It's always a bit problematic when white folk (like me) try to deal with the subject of slavery in America -- the issue being how to handle it in a way sensitive to African-American sensibilities. However, yesterday was Juneteenth here in Texas -- a commemoration of the day the news of the Emancipation Proclamation came to the slaves in Texas. It's a big celebration here in the Black community. So, I'm taking the opportunity to commemorate it in my own way, with this sketch, titled "There is a Balm in Gilead." The title references the traditional spiritual by the same name. Which itself references the book of Jeremiah, Chapter 8, v. 22: "Is there no balm in Gilead? Is there no physician there? Why then is there no healing for the wounds of my people?"
Here I've tried a different style than my usual, drawing a stylized face and filling it with patterns, thus referencing the tribal scarifications that many Africans must have had when they were enslaved. These scarifications would have been a positive part of their culture. But in America, slaves bore other scars, both from being branded like cattle and from being beaten and whipped.
Texas likes to pretend that it's not really part of the South, but it was indeed a part of the Confederacy. The State of Texas still, believe it or not, gives "Confederate Heroes Day" as well as Martin Luther King's Birthday, as a holiday for state government workers. Many Southern whites have bought into the idea that the Civil War was not about slavery, but instead about state's rights. One glaring fact: the "state right" that the southern states most wanted to keep was the "right" to "own" slaves. Don't believe me? Check out the Declarations of Secession by those states. Read the texts. Slavery was indeed the primary issue.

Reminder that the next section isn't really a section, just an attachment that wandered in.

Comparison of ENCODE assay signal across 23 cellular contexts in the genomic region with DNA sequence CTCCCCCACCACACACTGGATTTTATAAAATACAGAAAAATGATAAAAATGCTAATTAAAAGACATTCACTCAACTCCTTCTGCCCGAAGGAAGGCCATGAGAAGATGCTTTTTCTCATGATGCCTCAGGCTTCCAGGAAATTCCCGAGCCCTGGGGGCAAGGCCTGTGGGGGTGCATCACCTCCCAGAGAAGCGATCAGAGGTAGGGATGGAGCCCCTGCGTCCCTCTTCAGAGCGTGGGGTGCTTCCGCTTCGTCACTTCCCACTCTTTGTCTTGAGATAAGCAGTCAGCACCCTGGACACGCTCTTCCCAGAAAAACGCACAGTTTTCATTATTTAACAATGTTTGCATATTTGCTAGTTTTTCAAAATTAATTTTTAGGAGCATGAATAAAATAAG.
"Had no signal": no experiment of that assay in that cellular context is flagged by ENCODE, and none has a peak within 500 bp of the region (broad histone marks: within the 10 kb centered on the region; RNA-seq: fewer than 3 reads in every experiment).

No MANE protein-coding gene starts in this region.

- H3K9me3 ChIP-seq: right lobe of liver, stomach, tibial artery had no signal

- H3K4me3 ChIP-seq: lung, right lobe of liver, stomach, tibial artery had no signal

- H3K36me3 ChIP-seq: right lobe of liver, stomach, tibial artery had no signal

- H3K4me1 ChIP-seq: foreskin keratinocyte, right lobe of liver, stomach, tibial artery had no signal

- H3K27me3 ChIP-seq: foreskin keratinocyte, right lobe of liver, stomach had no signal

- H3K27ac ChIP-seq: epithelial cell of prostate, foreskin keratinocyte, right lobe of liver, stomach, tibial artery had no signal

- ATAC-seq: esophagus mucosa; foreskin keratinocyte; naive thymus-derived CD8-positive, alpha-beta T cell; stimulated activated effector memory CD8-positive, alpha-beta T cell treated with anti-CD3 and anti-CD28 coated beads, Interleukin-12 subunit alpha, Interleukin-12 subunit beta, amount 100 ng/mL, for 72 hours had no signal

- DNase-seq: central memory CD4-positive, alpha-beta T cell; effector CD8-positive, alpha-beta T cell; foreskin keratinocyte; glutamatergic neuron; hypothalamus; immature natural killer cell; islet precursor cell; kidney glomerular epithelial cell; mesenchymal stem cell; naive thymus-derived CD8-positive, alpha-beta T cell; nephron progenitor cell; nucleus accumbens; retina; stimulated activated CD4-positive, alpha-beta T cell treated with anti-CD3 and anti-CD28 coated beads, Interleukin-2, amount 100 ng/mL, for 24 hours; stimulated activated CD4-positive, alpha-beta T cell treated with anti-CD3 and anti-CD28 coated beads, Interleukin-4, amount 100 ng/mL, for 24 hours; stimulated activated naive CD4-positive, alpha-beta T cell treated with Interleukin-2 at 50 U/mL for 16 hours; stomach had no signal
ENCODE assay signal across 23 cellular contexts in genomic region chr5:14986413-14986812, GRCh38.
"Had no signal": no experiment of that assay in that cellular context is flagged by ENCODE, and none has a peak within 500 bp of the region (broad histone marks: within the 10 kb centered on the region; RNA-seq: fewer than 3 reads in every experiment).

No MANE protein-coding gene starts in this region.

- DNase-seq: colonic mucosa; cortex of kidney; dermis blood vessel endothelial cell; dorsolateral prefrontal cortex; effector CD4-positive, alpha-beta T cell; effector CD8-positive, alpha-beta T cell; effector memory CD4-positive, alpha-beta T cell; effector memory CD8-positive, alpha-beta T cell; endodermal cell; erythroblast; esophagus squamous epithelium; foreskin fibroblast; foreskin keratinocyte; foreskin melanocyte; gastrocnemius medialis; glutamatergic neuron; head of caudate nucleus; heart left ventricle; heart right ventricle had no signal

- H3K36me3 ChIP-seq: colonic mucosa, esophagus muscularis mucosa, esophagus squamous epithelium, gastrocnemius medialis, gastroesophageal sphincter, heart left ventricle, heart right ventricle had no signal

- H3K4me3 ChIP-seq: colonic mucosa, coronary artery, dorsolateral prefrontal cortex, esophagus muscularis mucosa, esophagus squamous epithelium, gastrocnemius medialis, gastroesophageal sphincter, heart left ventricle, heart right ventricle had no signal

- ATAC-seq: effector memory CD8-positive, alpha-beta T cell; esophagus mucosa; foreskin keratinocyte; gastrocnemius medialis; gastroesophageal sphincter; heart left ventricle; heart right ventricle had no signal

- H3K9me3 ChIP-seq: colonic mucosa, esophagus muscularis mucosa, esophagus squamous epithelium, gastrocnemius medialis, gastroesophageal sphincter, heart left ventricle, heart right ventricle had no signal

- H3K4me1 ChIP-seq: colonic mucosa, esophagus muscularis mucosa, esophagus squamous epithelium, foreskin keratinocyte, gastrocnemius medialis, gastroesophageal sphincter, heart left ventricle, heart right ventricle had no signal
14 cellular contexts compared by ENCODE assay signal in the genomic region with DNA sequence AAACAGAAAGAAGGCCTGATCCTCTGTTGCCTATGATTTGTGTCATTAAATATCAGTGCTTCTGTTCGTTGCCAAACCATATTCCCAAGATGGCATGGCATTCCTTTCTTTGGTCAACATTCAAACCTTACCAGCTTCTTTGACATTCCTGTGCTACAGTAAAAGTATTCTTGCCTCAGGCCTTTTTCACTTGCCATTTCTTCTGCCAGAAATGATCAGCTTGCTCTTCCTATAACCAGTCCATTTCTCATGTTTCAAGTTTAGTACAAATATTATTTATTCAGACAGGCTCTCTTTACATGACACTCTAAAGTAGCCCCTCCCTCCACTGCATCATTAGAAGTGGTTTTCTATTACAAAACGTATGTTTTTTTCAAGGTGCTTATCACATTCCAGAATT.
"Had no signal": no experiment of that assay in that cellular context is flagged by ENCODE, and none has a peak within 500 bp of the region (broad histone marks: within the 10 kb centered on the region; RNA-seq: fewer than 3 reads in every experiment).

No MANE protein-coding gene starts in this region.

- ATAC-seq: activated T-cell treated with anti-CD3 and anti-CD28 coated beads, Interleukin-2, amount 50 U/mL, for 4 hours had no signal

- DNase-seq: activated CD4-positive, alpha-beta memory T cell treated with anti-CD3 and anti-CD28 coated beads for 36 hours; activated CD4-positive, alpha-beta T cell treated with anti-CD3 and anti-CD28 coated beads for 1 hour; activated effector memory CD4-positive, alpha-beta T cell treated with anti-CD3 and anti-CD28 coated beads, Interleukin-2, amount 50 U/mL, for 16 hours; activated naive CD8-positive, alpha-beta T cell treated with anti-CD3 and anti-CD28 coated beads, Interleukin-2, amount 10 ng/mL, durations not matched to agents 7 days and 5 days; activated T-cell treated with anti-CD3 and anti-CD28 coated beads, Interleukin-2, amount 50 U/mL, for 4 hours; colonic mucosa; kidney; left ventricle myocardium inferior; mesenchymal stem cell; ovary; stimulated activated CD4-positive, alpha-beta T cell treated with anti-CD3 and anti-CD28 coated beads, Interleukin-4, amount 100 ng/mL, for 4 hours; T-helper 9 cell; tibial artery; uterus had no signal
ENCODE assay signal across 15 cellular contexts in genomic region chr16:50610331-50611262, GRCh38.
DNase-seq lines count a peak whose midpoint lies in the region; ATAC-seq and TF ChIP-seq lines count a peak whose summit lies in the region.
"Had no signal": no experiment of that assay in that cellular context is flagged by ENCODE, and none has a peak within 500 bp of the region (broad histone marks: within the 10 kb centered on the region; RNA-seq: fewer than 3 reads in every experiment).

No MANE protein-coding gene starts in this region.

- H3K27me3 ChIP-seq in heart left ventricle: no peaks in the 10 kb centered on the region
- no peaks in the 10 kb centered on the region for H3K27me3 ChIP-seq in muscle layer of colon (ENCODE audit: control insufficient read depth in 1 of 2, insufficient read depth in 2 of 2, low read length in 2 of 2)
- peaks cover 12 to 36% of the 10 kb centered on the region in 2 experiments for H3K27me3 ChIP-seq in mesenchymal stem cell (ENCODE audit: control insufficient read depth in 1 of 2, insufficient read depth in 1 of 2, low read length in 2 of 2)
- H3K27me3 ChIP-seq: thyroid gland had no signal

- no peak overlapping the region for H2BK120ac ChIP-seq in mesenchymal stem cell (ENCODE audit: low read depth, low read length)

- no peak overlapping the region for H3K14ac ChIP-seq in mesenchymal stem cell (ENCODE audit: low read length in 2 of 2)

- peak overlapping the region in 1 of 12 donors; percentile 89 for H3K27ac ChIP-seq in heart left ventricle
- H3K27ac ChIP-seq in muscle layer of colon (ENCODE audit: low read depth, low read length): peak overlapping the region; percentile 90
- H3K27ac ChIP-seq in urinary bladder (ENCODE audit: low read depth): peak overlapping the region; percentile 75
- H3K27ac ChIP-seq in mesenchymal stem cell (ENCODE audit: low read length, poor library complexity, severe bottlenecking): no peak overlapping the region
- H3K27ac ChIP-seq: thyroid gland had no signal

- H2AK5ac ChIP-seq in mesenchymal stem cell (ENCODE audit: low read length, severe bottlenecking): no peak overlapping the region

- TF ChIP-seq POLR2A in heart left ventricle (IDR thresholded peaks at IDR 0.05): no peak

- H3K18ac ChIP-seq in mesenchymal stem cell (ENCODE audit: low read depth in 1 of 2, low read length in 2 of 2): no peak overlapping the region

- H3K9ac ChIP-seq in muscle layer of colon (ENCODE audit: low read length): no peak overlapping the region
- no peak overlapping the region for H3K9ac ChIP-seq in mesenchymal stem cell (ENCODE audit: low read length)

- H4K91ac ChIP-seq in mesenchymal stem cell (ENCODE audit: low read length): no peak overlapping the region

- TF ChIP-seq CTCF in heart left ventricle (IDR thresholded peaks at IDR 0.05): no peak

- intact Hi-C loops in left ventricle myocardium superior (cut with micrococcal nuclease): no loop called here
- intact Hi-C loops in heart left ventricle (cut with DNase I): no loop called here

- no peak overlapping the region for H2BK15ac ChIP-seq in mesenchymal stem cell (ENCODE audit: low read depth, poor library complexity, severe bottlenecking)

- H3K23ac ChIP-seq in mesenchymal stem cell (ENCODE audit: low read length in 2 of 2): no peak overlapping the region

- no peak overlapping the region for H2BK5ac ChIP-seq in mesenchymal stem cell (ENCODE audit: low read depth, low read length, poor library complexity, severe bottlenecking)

The economy of the South centered upon the cotton fields, worked by slaves. Cotton was King. Slavery was thus considered essential to the economic stability of the Southern states. The growth of the abolitionist movement in the North fueled the controversy over slavery in US Territories. At a certain point, the power structure of the South began to see the writing on the wall. Secession became inevitable. Some argue that since most confederate soldiers didn't own slaves, the war was not about slavery. However, when we ask the question, "How did those soldiers feel about the prospect of all the slaves becoming free? The idea of all blacks having the same civil rights as white folks?" We see the answer in the Jim Crow laws of the post-War South.
(at right, see an historical photo of a former slave, with the scarring left by bullwhips)
During the Civil Rights Movement, television news programs showed the brutality of white southerners toward the African-American population, shocking most white northerners, altho the black population of the northern states most likely felt no sense of surprise at all. Today, Twitter, YouTube, Facebook and other social media platforms would come into play.
Here is a quote from JFK: "We preach freedom around the world, and we mean it, and we cherish our freedom here at home; but are we to say to the world, and, much more importantly, for each other, that this is a land of the free except for the Negroes; that we have no second-class citizens except Negroes; that we have no class or caste system, no ghettos, no master race, except with respect to Negroes?"
Alas, I really do believe that at least some of my white friends (those of my Baby Boomer generation) learned everything they know about slavery from "Gone With The Wind." Sigh.
And, one funny thing. Once in awhile, I'll see a car with both a "God Bless America" bumper sticker and a Confederate flag decal in the rear window. I really feel like shouting: "Make up your mind!"